Twitter is blocked in China, and although a small number of Chinese dissidents and activists use the platform, their influence is limited and in the past they have been largely ignored by the authorities.

Although tweets are public, the Chinese authorities have in the past also been looking for people to do things they say private, especially in Tencent's news channel app WeChat, which has been shown to be in line with state censorship and surveillance.

In a privacy report in messaging apps, Amnesty International ranked the Tencent Zero out of 100, and WeChat was accused of reading users' messages and storing data. While Tencent denies reading news, under a new Chinese cybersecurity law, technology companies must keep logs and relevant data for at least six months and provide it to the authorities upon request.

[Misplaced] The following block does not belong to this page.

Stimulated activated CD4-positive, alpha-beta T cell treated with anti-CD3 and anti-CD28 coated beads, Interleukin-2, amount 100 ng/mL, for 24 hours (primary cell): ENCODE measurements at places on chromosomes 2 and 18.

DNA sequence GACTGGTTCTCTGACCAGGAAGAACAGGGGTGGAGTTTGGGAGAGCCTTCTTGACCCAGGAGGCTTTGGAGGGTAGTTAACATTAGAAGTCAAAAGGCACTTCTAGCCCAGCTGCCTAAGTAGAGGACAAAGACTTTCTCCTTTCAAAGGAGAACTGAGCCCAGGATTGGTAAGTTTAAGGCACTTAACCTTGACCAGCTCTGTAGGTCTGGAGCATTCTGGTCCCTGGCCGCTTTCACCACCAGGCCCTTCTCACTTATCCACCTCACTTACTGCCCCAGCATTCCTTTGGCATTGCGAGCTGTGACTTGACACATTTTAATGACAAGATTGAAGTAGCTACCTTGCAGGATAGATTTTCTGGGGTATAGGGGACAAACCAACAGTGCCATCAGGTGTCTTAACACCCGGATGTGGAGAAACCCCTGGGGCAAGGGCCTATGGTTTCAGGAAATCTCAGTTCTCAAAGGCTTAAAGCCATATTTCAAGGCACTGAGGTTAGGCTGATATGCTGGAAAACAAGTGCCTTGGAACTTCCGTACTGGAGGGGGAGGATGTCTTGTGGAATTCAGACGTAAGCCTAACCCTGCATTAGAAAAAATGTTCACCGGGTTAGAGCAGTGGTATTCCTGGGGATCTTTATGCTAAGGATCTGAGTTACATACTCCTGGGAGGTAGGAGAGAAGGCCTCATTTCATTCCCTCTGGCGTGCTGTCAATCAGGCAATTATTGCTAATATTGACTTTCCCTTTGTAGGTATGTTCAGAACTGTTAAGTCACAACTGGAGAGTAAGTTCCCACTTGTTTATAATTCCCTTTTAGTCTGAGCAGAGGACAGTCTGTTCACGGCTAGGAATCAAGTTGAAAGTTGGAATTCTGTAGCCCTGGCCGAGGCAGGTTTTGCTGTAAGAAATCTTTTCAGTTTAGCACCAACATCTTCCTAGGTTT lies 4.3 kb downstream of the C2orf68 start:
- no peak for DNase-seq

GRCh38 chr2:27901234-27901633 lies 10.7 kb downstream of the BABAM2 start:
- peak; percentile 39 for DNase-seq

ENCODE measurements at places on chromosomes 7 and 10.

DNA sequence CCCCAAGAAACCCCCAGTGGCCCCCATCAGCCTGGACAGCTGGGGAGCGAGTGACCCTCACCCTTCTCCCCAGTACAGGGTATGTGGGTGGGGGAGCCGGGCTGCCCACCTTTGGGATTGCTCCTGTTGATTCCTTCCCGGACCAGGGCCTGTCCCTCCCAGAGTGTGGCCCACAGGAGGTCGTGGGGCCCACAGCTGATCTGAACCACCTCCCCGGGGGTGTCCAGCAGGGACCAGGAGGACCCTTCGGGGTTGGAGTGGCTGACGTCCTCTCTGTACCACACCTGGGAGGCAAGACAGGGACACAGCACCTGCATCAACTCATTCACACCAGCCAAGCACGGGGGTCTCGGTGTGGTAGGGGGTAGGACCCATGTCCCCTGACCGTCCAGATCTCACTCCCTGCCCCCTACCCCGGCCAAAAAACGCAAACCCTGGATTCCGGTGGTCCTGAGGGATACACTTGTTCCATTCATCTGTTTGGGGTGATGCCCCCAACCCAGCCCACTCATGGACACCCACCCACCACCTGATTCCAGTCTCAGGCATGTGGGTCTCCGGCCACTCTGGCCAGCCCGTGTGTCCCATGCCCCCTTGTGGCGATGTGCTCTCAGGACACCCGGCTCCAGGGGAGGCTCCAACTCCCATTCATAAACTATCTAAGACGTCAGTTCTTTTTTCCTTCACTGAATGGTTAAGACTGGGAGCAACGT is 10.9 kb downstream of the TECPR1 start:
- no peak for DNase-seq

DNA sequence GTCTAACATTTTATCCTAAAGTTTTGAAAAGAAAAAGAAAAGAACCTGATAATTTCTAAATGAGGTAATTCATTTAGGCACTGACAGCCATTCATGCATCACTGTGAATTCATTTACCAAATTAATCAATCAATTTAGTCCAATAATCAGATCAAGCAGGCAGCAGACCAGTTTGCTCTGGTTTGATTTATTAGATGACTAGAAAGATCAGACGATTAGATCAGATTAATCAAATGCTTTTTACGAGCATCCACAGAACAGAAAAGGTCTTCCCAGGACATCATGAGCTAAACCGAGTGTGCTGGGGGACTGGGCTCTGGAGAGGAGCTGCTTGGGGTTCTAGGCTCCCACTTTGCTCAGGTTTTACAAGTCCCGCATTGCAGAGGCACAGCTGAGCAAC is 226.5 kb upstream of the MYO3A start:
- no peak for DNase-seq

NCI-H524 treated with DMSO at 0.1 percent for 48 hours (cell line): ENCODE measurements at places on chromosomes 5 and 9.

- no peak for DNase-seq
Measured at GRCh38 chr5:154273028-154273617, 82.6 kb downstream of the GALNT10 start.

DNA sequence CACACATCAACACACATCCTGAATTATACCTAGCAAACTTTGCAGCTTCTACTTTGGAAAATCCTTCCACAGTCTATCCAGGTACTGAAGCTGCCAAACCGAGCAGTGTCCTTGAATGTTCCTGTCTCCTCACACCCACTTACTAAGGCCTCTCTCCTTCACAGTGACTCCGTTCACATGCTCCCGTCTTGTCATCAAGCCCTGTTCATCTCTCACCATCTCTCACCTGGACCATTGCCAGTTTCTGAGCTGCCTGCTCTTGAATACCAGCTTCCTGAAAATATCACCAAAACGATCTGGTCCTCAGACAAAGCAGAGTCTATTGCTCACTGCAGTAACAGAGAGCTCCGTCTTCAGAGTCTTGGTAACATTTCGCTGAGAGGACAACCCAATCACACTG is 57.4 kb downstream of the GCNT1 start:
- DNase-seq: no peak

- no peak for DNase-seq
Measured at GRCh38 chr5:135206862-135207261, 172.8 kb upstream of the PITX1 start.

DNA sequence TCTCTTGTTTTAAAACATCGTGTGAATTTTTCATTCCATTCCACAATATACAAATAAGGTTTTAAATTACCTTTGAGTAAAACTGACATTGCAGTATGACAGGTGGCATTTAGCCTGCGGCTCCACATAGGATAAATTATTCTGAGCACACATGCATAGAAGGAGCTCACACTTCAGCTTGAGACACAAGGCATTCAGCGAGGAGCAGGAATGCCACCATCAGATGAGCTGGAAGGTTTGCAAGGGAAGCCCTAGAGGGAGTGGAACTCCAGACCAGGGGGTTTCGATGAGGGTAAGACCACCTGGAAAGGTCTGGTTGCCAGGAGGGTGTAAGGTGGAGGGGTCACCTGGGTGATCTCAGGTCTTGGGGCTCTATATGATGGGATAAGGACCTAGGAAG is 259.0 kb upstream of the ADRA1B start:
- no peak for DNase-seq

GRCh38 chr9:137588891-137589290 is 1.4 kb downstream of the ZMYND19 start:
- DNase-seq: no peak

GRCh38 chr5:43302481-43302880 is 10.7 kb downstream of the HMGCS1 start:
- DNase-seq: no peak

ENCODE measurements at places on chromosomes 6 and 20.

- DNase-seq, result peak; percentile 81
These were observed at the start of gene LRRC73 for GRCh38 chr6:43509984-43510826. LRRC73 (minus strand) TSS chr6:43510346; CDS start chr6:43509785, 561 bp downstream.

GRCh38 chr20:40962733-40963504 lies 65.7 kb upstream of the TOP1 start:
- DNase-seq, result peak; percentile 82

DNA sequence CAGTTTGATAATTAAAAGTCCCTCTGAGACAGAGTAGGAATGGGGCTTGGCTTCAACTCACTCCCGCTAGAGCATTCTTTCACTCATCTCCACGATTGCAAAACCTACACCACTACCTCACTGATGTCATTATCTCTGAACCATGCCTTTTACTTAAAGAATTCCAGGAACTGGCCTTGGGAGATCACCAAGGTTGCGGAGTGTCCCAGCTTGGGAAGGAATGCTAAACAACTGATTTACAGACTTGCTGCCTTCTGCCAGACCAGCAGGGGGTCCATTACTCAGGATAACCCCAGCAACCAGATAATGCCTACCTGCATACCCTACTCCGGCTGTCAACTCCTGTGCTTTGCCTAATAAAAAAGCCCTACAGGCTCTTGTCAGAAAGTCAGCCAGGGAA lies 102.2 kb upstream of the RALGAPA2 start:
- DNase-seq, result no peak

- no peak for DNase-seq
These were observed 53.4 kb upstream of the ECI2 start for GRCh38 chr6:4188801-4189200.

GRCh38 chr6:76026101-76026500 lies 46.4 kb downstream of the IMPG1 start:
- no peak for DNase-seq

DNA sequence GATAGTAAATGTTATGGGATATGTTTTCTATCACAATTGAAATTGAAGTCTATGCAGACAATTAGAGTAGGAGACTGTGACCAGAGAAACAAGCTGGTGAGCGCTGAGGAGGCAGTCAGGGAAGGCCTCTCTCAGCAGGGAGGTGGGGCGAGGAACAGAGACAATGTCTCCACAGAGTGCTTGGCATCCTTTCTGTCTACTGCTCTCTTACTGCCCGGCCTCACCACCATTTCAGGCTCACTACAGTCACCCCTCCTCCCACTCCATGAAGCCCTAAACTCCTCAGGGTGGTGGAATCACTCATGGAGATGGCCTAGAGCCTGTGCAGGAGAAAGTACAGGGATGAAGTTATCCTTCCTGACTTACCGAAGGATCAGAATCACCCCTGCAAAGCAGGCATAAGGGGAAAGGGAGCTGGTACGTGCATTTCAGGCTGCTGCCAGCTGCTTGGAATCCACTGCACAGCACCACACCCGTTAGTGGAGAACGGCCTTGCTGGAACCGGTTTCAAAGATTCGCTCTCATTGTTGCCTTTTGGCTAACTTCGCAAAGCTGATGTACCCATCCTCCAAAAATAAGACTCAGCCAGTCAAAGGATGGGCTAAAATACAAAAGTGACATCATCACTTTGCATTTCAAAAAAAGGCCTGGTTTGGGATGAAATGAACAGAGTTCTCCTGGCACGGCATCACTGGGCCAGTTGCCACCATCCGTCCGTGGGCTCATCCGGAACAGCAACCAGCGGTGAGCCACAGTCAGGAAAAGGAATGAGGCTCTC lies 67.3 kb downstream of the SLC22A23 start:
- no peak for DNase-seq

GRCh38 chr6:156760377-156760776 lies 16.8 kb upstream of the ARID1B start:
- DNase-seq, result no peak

"Numerous cases have shown that Chinese authorities have access to private chats on WeChat," said Yaqiu Wang of HRW to CNN.

"The crackdown on Chinese Twitter users and the punishment of Wechat users for their private messages shows that authorities are increasingly intolerant of speeches that are either private or anonymous."

WhatsApp, which provides end-to-end encryption and backdoor servers to the Chinese authorities, is theoretically far more secure than WeChat or other Chinese messaging apps when authorities can jeopardize a target's phone in the case of malware or other methods the encryption does not protect it.

Experts warned long before using WeChat for sensitive issues, even though the app is difficult to avoid due to the dominance of the app in China.

"It's no exaggeration to say that I live in and work on WeChat," New York Times technology columnist Li Yuan wrote, adding that surveillance fears are "just the way of life."

"The reality is that ordinary Chinese people often feel powerless and fatalistic in censorship and surveillance," she said.